The woman is saved.  Jesus to the rescue.  When I read this story, I am always reminded the price I deserved to pay for my sin.  I am reminded of a Savior who stepped in as the unblemished sacrifice, taking on my sin and the sin of the world.  Jesus to the rescue….

Yet as I was reading this story last week, I began to think of the accusers in the story.  These Pharisees and scribes in the story always get a bad rep, and rightfully so.  They were judgmental and had every intention of stoning the woman, while also wanting to trap Jesus.

And yet….

The simple act of bringing the accused to Jesus saved this woman’s life.

Were their motives wrong?  Yes.  Was their attitude bad?  Yes.  Were they judgmental?  Absolutely.  Did they have compassion?  No.

And yet….

The simple act of bringing the accused to Jesus saved this woman’s life.

She was guilty, no doubt.  The Bible clearly states she was caught in the act of adultery.  Her guilt was not up for debate.  As only Jesus can do, he showed them that just as she was caught in the act of adultery, they were also caught in the act of judgement.  Their guilt was apparently not up for debate, either.  We hear no arguments from the Pharisees and scribes when Jesus delivers his line to the crowd.

“Let him who is without sin among you be the first to throw a stone at her.”

Both parties guilty.  One party walks away with her life.

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The accusers in this Biblical account didn’t want this woman’s life to be spared.  They wanted her to pay and were ready to execute both judgement and punishment.  And yet….

The simple act of bringing the accused to Jesus saved this woman’s life.

What would happen if we brought our accusations to Jesus?  First.  Before pronouncing guilt, before executing judgement or punishment, what if we brought the accusations before a compassionate Savior?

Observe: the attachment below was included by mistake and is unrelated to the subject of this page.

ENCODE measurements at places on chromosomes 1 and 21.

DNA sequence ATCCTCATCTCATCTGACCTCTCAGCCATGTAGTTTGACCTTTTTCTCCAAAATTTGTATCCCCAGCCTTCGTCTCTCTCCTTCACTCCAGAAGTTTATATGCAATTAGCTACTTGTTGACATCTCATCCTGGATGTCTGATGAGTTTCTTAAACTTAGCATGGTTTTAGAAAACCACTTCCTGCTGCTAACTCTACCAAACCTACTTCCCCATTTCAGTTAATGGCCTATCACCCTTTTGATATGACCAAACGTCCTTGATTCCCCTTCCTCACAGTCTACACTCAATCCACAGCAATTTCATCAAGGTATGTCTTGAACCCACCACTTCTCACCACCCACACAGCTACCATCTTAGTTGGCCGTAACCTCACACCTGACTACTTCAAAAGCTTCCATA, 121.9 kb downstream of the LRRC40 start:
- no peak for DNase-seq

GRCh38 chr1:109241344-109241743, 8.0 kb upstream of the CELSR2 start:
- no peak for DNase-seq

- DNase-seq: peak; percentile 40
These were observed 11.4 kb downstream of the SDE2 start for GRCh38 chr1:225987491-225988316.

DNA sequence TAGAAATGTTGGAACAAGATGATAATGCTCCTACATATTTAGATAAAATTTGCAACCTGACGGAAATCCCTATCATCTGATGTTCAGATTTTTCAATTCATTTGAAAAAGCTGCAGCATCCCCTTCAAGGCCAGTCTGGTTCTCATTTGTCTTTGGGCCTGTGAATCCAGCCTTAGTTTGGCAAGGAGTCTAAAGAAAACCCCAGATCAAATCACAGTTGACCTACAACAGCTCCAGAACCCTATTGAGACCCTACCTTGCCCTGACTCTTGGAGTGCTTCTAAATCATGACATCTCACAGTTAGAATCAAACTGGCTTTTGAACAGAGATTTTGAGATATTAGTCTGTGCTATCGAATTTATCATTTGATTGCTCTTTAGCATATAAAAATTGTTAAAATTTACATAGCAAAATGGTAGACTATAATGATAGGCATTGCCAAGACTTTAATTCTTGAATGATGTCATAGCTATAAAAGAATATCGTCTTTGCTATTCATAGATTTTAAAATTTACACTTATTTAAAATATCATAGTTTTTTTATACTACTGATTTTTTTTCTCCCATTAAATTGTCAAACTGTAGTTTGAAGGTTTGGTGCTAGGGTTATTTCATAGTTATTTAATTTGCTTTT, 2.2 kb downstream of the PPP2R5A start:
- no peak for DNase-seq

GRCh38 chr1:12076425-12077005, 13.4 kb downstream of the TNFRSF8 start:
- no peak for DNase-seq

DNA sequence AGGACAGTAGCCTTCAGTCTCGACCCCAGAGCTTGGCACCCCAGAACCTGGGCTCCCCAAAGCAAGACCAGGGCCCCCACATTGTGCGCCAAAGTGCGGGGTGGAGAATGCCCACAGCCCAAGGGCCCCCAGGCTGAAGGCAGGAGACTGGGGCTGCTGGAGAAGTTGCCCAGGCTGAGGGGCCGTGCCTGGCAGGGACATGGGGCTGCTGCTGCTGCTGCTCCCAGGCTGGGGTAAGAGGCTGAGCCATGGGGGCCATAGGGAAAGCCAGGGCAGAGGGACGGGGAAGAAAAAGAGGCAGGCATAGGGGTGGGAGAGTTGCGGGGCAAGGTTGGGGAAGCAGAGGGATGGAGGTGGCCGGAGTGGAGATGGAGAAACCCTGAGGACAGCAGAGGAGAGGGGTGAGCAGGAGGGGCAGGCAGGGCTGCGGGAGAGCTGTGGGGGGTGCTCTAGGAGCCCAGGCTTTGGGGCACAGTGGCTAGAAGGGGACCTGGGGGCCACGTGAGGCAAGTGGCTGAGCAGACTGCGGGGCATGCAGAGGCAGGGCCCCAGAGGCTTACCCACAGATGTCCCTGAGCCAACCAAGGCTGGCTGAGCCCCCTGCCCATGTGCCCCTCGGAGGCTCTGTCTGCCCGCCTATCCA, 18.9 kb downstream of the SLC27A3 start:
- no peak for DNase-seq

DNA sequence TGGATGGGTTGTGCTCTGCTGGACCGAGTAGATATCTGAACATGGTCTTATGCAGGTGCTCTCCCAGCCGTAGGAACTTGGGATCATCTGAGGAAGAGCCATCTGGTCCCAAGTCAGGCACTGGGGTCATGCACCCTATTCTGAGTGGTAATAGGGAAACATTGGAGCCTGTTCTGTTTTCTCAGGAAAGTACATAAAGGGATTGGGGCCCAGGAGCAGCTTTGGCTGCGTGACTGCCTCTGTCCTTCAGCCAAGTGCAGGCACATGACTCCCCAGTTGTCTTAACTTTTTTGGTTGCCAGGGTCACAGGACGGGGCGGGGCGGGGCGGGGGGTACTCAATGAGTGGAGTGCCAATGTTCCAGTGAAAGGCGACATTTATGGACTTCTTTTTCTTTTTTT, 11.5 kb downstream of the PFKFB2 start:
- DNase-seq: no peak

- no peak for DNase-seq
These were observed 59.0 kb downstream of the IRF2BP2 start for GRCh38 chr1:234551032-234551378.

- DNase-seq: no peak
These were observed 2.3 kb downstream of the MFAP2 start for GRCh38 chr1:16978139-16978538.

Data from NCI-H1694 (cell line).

If these accusers had taken Jesus out of this equation, the woman surely would have been stoned to death.

I fear that when we take Jesus out of the equation in dealing with offenses, we risk harming the accused…. killing someone’s reputation, harming their ministry, wounding their Spirit, denying them of the unmerited favor a Savior has to offer.

Perhaps their guilt is undeniable.  Perhaps they were caught in the act of sin, slander, gossip, backbiting, adultery, lust, lying, cheating.  Perhaps they truly caused harm to you or someone you love.

Even so, our accusations should never be taken before the court of public opinion if they haven’t first been brought to Jesus.

I am so quick to bring my accusations before my peers.

Did you hear what SHE did?

Did you know he said that?

Guess what they did to me now?

Can you believe they are actually DOING that?

We all know what happens when we bring our accusations before Jesus.  Perhaps that knowledge is what keeps us from doing it.  We want a GUILTY VERDICT AND SENTENCING.  And when we choose to bring our accusations before Jesus (bad motives or not), we tend to hear the gentle words of a loving Savior.

“Let him who is without sin among you be the first to throw a stone.”

Jesus causes us to look inward, recognizing it is hypocrisy to judge someone else when our own hearts are darkened with sin.

Maybe, just maybe….

The simple act of bringing the accused to Jesus in prayer will save a person’s reputation, our relationship with them, their ministry, their self-esteem, and their access to unmerited favor.

Perhaps we will be changed for the better as well, with our own self-reflection bringing an opportunity to show grace and walk in a perpetual state of forgiveness and love.

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Do you tend to take your accusations to Jesus first in prayer?  Do you have the tendency, as I do, to complain about offenses to a spouse or friend first?

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***Note:  I recognize that sometimes offenses must be dealt with.  Jesus gives us guidelines in Matthew 18:15-17.  I am not denying that at times, offences and sin must be addressed.  I am only advocating bringing the offenses to Jesus in prayer first and foremost.